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Kyle Beach identifies himself as 'John Doe' in Blackhawks sexual assault scandal

Len Redkoles / National Hockey League / Getty

Kyle Beach identified himself as the "John Doe" at the center of the Chicago Blackhawks sexual assault scandal during an interview with TSN's Rick Westhead on Wednesday.

The Blackhawks drafted Beach with the 11th overall pick in 2008. He was a member of the organization in 2010, when he says former video coach Brad Aldrich sexually assaulted him.

Law firm Jenner & Block investigated the team's handling of the incident and released a report of its findings on Tuesday.

"Yesterday was a day of many emotions. I cried, I smiled, I laughed, I cried some more, and my girlfriend and I - we didn't know how to feel," Beach said in the interview. "We didn't know how to think, we just held each other and supported each other."

He added: "And following it, just a great feeling of relief and vindication, and it was no longer my word against everybody else's. Because a lot of things were made public, a lot of people were interviewed, and I really felt like there was a lot of lies told in the media. And it was very special and important to me to have that truth come out yesterday."

Beach, who played for the AHL's Rockford Ice Hogs in 2010, reflected on the moment the Blackhawks called him up to be on their playoff roster.

"But to be a part of that for the first time besides a training camp, it was an extremely special moment for me and for my family and the next step for me pursuing my NHL dream that I dreamed about and worked for my entire life," he said. "So, unfortunately, a couple weeks after, those memories were tainted, and my life was changed forever."

Beach also discussed how he felt when he informed the team of what happened and Aldrich didn't face any immediate consequences.

Jenner & Block's investigation found that executive members and coaches in the Blackhawks organization were made aware of the allegations but didn't immediately act. Instead, the team waited until days after winning the Stanley Cup to report them to human resources.

NHL commissioner Gary Bettman plans to meet with former Blackhawks head coach Joel Quenneville - now the head coach of the Florida Panthers - and former Chicago assistant general manager Kevin Cheveldayoff - now the Winnipeg Jets GM - on Thursday to discuss their roles in the mishandling of the assault allegations.

Beach delivered his own message to Bettman and the league.

"The NHL is inclusive; the NHL includes everybody. And they let me down and they've let down others, as well," he said. "But they continue to try and protect their name over the health and the well-being of the people who put their lives on the line every day to make the NHL what it is.

"I hope through and through that Gary Bettman takes this seriously and that he does his due diligence, that he talks to not only them, but Stan Bowman, John McDonough, and anybody else that has information to offer before he makes his decision. Because they already let me down, they wouldn't investigate for me, so why would they now?"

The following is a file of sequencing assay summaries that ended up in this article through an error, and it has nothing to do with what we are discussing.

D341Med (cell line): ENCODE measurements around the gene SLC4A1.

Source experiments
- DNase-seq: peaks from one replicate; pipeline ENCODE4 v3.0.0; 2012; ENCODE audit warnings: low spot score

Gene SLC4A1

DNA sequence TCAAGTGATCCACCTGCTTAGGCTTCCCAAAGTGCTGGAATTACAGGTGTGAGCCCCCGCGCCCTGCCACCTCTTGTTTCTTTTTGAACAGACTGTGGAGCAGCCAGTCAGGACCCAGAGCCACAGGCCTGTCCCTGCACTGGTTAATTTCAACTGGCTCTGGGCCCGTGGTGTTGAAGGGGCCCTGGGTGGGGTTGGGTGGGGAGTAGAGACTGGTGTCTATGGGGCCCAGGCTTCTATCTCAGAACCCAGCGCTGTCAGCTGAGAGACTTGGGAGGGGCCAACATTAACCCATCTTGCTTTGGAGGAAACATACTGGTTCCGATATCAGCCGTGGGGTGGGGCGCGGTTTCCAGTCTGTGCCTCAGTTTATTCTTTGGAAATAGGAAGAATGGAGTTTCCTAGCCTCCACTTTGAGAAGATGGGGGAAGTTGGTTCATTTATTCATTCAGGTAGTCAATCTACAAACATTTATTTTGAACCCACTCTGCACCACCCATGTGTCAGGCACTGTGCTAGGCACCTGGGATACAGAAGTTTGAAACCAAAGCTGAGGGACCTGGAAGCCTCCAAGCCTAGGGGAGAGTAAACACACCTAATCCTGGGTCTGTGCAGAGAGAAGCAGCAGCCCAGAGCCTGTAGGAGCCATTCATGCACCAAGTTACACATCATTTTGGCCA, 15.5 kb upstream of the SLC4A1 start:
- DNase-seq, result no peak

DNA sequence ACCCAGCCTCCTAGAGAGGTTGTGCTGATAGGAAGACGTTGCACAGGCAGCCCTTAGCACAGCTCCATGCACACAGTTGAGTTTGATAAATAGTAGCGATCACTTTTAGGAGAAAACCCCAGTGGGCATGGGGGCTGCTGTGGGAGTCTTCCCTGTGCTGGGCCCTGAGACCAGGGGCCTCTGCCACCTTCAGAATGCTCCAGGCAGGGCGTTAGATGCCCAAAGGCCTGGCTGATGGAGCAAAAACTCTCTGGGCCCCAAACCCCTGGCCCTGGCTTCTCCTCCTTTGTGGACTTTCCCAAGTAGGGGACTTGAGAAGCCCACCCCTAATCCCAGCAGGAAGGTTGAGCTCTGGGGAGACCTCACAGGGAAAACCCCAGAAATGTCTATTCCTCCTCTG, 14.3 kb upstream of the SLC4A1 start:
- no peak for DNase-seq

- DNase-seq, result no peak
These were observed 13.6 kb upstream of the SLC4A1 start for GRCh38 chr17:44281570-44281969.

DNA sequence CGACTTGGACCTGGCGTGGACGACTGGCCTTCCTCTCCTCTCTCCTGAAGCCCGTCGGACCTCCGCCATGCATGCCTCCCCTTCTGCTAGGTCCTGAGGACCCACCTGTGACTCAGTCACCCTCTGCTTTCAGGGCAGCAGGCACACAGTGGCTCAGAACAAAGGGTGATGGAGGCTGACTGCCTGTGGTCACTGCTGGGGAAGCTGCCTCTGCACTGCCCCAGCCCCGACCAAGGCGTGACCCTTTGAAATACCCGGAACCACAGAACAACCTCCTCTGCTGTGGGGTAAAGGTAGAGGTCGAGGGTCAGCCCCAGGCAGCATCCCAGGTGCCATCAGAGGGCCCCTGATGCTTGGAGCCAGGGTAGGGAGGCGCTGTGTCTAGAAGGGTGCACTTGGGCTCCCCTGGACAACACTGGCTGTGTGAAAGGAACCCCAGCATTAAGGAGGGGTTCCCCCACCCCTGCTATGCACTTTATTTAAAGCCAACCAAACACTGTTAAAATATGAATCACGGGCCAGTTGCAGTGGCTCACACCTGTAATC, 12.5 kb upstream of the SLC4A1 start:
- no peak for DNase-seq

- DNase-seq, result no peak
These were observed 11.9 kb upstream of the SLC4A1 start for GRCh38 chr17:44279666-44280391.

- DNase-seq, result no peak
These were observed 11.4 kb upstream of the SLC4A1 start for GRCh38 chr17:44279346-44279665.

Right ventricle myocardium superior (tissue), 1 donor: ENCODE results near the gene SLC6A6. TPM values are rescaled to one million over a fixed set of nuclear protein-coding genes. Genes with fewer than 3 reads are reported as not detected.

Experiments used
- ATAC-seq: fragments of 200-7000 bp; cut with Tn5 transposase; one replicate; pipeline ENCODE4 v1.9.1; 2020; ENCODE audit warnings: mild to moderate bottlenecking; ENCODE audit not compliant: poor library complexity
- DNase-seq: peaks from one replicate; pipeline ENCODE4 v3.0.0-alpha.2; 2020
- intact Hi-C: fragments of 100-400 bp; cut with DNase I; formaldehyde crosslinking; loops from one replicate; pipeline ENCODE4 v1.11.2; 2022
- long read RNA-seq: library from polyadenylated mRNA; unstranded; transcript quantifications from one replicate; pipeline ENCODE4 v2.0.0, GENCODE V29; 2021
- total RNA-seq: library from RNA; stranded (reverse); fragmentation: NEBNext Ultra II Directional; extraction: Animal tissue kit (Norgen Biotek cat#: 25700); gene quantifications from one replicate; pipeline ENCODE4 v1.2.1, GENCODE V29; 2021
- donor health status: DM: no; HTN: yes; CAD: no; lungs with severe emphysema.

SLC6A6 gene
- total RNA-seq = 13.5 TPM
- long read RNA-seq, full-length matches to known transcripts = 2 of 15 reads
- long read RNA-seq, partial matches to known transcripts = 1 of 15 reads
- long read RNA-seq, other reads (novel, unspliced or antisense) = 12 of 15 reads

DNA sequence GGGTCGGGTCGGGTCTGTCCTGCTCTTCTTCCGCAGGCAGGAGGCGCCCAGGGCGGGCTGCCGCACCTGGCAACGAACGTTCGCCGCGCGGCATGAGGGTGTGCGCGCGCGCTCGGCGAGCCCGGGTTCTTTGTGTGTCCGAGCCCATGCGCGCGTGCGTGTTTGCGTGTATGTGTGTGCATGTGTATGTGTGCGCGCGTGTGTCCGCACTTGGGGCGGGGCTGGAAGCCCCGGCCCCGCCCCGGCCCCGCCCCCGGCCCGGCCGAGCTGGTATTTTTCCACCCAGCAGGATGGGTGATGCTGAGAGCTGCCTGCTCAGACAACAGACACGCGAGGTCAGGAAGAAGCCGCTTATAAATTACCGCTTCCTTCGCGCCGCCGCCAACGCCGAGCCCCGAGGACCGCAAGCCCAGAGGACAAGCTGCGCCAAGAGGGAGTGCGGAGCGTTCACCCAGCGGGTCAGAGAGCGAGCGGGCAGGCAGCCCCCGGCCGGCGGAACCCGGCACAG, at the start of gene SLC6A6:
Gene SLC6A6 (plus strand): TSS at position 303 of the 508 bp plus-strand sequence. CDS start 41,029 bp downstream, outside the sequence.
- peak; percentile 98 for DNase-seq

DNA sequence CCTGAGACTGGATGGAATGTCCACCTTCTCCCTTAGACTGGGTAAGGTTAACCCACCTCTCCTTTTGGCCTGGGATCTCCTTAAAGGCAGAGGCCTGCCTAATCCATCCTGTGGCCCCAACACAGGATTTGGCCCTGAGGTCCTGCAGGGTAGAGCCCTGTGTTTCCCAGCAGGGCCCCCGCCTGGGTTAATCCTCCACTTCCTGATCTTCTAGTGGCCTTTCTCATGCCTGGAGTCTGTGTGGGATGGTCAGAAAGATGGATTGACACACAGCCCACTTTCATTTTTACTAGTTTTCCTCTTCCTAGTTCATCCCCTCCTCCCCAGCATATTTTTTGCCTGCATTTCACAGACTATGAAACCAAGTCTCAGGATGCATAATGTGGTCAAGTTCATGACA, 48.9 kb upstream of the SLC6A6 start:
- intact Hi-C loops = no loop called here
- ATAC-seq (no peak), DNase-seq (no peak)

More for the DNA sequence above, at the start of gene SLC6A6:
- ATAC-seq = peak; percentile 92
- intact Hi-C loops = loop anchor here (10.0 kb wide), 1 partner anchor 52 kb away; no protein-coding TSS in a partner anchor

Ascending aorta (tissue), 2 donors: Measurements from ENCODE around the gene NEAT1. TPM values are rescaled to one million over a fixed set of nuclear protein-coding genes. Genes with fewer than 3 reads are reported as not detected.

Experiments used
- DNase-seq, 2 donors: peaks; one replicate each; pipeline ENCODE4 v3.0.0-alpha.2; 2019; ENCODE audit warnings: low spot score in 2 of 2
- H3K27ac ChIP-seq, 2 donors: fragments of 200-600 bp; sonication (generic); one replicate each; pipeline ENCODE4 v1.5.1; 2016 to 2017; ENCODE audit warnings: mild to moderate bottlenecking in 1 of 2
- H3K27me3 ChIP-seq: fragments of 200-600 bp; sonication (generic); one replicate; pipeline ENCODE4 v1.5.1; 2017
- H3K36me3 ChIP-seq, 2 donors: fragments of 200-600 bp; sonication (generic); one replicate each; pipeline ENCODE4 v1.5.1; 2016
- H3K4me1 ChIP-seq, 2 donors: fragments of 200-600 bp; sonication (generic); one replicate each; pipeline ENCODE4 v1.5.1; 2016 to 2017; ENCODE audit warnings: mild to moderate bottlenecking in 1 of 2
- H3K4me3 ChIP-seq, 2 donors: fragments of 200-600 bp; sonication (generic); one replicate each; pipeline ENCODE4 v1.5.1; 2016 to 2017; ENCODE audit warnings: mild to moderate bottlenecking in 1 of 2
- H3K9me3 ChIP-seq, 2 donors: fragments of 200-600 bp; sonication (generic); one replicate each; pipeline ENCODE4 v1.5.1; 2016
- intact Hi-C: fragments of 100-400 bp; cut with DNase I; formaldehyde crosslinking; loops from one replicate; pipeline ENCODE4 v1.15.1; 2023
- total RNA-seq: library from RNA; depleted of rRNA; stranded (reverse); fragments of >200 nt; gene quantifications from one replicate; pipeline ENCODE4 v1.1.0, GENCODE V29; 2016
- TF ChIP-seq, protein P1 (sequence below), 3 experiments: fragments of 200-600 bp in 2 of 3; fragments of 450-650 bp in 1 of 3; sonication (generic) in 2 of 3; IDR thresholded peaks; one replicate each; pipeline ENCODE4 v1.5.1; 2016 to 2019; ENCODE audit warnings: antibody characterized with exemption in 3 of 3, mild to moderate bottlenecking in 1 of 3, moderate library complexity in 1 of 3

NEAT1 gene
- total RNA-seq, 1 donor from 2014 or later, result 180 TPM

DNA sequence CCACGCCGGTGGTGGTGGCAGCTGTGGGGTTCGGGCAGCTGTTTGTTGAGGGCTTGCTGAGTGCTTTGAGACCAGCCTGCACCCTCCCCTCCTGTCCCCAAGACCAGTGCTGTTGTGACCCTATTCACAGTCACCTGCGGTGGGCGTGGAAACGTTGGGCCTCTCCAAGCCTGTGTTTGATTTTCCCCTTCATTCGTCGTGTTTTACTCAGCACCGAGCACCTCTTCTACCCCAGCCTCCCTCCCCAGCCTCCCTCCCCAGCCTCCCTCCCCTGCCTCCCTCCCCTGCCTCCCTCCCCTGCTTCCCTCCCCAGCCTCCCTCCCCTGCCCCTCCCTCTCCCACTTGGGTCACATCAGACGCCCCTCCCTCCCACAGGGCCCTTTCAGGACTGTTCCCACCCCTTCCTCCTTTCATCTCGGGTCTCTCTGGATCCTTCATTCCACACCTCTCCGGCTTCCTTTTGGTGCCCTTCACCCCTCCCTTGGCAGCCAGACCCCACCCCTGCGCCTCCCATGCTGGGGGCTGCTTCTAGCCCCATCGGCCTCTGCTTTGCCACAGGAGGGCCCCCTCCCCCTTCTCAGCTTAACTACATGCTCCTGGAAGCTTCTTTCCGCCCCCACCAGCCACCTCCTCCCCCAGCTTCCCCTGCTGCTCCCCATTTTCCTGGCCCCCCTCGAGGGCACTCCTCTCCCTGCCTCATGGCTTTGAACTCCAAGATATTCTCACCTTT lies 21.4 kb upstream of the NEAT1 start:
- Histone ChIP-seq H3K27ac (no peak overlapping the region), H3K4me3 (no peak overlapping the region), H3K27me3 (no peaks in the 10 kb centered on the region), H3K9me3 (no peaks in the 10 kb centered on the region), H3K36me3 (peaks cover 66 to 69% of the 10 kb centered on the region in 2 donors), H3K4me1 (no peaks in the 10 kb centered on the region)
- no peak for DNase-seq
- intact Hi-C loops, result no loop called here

Beach also expressed his disappointment in NHL Players' Association executive director Don Fehr for his lack of action when made aware of the allegations.

"I know I reported every single detail to an individual at the NHLPA, who I was put in contact with after. I believe two different people talked to Don Fehr," Beach said. "And for him to turn his back on the players when his one job is to protect the players at all costs, I don't know how that can be your leader. I don't know how he can be in charge."

Fehr released a statement in response on Wednesday night.

"Kyle Beach has been through a horrific experience and has shown true courage in telling his story. There is no doubt that the system failed to support him in his time of need, and we are part of that system," Fehr said.

"In his media interview, Mr. Beach stated that several months after the incident he told someone at the NHLPA the details of what happened to him. He is referring to one of the program doctors with the NHL/NHLPA player assistance program," he added. "While this program is confidential between players and the doctors, the grave nature of this incident should have resulted in further action on our part.

"The fact that it did not was a serious failure. I am truly sorry, and I am committed to making changes to ensure it does not happen again.”

Beach also said why he chose to come forward now rather than remain anonymous.

"It's a big step for me, my process of recovery, as I process the events that happened and as I truly deal with the underlying issues that I have from them," he said. "For me, I wanted to come forward and put my name on this. To be honest, it's already out there. The details were pretty accurate in the report, and it's been figured out.

"More than that, I've been a survivor, I am a survivor. And I know I'm not alone. I know I'm not the only one, male or female. And I buried this for 10 years, 11 years. And it's destroyed me from the inside out. And I want everybody to know in the sports world and in the world that you're not alone."

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